From un­der the canopies

Kapi-Mana News - - NEWS - By SOPHIE LEGGETT

The Canopies in Porirua’s CBD have pro­vided a dis­tinc­tive white ceil­ing for shop­pers and busi­ness own­ers for 20 years.

Porirua City Coun­cil in­stalled the Canopies in 1994 with the aim of re­ju­ve­nat­ing the city, but over the past few years there has in­creas­ingly been a feel­ing that they are past their use-by date.

The cov­ered shop­ping area is the main fo­cus for the coun­cil’s city cen­tre re­vi­tal­i­sa­tion project, with Aus­tralian de­signer David Eng­wich over­see­ing plans to trans­form the area.

Florist Kamini Soma owns one of the most re­cent businesses to set up un­der the Canopies, Flower Work­shop Florist, which she opened on her birth­day last Au­gust.

Soma had been in the flower busi­ness for 11 years, but de­cided to branch out on her own af­ter some care­ful plan­ning and or­gan­i­sa­tion.

Al­though she had spent some time work­ing in Welling­ton af­ter tak­ing a floristry course at Whi­tireia, she de­cided to open her first busi­ness in the city she had close ties with.

‘‘I have strong fam­ily con­nec­tions with Porirua, and I know people around the area,’’ she said.

Part of her de­ci­sion was be­cause of her ex­pe­ri­ence of work­ing in the area, but she said there was also a need for a florist in the city cen­tre.

Soma said busi­ness had been good, and she had re­cently ex­panded her shop floor.

‘‘I started with only a small part of the shop, but I’ve moved it back and made it big­ger as busi­ness has picked up,’’ she said.

‘‘ It can be a slow start in the morn­ings, but you never know what the day can bring . . . some­times it can get re­ally busy.’’

She said she’d like to set an ex­am­ple for other businesses to come to Porirua, and thought people would be more en­cour­aged to come to the area if there was a greater va­ri­ety of shops.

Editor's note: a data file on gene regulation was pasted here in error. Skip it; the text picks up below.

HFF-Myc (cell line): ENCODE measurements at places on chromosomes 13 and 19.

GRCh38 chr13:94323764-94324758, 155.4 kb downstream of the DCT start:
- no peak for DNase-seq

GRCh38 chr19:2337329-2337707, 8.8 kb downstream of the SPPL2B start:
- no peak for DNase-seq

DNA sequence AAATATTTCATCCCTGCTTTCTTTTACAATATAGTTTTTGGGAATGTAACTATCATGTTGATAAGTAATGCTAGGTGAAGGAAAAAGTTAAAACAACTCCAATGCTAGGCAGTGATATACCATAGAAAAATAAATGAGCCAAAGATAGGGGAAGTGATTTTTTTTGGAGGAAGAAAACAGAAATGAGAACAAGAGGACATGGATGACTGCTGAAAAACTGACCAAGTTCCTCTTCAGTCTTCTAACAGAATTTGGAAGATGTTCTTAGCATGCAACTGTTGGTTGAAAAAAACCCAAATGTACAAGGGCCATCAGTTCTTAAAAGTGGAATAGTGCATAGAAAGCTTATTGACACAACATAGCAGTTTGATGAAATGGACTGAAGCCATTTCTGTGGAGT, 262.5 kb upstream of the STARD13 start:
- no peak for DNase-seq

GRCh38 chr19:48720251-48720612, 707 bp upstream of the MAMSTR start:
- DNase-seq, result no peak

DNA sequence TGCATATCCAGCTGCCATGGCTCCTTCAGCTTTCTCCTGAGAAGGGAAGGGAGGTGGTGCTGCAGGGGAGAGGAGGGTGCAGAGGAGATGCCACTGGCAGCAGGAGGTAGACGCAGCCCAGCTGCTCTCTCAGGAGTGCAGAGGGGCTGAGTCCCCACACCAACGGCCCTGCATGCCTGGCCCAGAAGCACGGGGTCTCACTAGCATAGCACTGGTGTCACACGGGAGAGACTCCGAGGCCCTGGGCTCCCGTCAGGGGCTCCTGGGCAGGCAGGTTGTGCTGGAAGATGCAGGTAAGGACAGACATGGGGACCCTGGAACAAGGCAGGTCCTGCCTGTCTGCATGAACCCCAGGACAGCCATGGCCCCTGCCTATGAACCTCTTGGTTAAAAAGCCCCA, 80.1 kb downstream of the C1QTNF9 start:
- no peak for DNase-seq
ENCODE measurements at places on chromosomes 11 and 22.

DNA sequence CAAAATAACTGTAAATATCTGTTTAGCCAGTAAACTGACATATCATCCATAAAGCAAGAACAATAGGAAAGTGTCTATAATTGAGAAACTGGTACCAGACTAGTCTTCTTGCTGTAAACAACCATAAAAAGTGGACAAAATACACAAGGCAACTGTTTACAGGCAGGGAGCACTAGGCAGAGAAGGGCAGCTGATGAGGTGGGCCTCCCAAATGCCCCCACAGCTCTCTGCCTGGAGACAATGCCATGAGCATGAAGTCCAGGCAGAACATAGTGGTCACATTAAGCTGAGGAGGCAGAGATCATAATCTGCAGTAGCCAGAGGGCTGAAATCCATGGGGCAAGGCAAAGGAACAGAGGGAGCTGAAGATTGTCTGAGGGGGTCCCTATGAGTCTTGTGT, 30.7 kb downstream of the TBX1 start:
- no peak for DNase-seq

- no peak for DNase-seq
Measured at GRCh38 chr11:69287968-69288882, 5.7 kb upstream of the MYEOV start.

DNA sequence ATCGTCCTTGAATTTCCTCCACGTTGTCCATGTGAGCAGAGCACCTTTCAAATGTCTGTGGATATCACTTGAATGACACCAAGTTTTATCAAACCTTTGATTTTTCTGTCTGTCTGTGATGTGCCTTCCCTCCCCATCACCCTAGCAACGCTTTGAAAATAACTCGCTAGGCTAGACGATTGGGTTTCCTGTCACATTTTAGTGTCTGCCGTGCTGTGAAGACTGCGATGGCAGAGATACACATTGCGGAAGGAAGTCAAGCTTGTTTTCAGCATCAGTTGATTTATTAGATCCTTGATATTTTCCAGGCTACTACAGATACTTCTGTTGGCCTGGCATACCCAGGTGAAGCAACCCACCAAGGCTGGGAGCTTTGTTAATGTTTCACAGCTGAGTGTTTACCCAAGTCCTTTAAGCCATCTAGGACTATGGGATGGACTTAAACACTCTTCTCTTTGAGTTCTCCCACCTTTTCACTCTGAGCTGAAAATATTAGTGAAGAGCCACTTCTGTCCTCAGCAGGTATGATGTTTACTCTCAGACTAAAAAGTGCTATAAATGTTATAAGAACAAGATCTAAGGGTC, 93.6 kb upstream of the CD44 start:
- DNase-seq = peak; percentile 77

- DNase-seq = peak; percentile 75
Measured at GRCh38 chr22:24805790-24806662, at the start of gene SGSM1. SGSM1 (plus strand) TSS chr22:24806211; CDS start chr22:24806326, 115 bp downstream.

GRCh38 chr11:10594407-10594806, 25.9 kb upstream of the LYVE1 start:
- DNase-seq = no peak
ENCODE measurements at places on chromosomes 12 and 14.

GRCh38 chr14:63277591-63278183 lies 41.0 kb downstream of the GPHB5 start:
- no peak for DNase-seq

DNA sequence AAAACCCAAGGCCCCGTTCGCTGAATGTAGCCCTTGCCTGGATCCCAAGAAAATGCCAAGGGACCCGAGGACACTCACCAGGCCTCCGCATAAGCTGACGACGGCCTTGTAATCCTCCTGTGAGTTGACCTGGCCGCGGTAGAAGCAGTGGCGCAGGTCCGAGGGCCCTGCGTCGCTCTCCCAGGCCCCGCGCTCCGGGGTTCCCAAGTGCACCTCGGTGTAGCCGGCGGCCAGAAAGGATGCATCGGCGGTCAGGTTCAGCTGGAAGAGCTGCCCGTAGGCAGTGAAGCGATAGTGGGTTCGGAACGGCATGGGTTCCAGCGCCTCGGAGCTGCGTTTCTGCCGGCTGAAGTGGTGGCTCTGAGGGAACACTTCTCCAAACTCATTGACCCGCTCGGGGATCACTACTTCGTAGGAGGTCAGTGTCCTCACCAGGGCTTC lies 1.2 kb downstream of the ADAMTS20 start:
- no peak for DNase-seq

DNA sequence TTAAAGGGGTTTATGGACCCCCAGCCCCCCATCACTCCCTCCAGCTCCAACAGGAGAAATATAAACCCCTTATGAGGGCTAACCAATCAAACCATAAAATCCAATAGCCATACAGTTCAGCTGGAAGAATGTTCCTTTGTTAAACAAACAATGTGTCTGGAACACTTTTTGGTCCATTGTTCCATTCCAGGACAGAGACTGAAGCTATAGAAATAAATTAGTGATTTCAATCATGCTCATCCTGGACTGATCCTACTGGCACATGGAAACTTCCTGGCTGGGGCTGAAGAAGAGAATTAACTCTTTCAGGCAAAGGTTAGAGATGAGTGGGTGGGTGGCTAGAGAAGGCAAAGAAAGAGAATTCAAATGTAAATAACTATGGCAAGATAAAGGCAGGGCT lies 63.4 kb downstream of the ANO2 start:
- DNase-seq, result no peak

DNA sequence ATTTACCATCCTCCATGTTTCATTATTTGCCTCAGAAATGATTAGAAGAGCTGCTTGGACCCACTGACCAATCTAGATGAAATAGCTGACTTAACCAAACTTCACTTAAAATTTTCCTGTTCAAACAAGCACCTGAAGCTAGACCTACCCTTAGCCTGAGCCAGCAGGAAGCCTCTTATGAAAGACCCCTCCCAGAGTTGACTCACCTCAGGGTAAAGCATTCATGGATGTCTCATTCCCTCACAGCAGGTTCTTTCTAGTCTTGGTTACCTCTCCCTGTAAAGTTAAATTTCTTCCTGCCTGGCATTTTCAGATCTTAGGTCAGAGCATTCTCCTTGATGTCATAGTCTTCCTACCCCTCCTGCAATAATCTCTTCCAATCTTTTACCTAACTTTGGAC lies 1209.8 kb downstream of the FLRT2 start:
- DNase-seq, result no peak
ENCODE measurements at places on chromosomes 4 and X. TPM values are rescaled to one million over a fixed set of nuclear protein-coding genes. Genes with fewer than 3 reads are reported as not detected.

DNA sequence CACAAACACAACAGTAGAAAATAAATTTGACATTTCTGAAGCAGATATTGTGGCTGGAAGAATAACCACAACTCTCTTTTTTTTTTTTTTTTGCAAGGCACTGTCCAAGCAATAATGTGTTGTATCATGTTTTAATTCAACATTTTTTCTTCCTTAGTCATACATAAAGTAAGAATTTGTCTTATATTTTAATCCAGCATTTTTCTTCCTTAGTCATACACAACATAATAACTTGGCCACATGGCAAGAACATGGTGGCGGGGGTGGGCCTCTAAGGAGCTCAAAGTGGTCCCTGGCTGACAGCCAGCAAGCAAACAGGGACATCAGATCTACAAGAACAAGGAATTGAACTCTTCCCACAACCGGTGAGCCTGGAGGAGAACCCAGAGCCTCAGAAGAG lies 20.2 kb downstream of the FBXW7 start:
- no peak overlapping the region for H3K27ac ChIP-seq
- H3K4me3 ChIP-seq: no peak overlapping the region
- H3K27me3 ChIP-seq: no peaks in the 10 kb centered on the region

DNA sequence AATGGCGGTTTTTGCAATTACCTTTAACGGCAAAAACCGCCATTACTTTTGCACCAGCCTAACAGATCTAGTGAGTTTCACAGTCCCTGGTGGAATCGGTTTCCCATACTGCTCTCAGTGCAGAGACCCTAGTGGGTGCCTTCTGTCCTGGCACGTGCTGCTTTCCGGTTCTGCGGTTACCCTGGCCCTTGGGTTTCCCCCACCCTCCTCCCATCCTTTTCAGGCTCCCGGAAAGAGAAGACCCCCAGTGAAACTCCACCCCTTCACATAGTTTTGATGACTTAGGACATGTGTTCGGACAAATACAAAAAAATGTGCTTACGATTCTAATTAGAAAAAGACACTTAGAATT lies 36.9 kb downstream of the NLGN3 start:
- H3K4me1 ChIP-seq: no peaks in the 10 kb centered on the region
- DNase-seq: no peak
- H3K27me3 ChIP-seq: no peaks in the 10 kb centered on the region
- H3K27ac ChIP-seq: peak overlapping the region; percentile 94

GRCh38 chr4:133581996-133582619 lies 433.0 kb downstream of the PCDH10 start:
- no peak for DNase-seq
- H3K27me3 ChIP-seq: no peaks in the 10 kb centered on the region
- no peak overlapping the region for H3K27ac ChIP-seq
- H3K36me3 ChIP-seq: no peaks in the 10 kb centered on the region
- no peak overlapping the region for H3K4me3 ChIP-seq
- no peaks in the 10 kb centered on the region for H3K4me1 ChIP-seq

She had no hes­i­ta­tion in nam­ing her favourite part of work­ing un­der the Canopies.

‘‘I re­ally like the people you meet here . . . ev­ery­one is dif­fer­ent.’’

Suresh Masters, the owner of Jay­lons Cake and Cof­fee House, has kept his busi­ness next to the Canopies for about 26 years.

‘‘ In those days there was no K-Mart and no Mega Cen­tre. All the big shops, like Noel Leem­ing . . . they were all here,’’ he said.

Masters said he be­lieved the ar­rival of the Mega Cen­tre in 1999 had brought the most change to the Canopies area. ‘‘It spread ev­ery­thing out across the city, and made the area here a bit tougher. The foot traf­fic has gone down.’’ Masters had a pos­i­tive view of the Canopies, par­tic­u­larly be­cause they ‘‘keep ev­ery­thing un­der one roof, and pro­vide shel­ter from the rain.’’

He liked the idea of re­vi­tal­is­ing the area and cre­at­ing some­thing new out of the Canopies area, though he was un­sure as to how coun­cil could go about it. ‘‘You need some­thing to draw people in, but I’m not sure what that is,’’ he said.

‘‘There should be more businesses here . . . that would cre­ate more of an at­mos­phere, and then more businesses and bet­ter shops would soon fol­low.’’


Well es­tab­lished:

Jayshree Masters, left, her hus­band Suresh Masters, and his sis­ter Laxmi Tai­lor.


Flower power: Kamini Soma, who has set up a florist un­der the Canopies.

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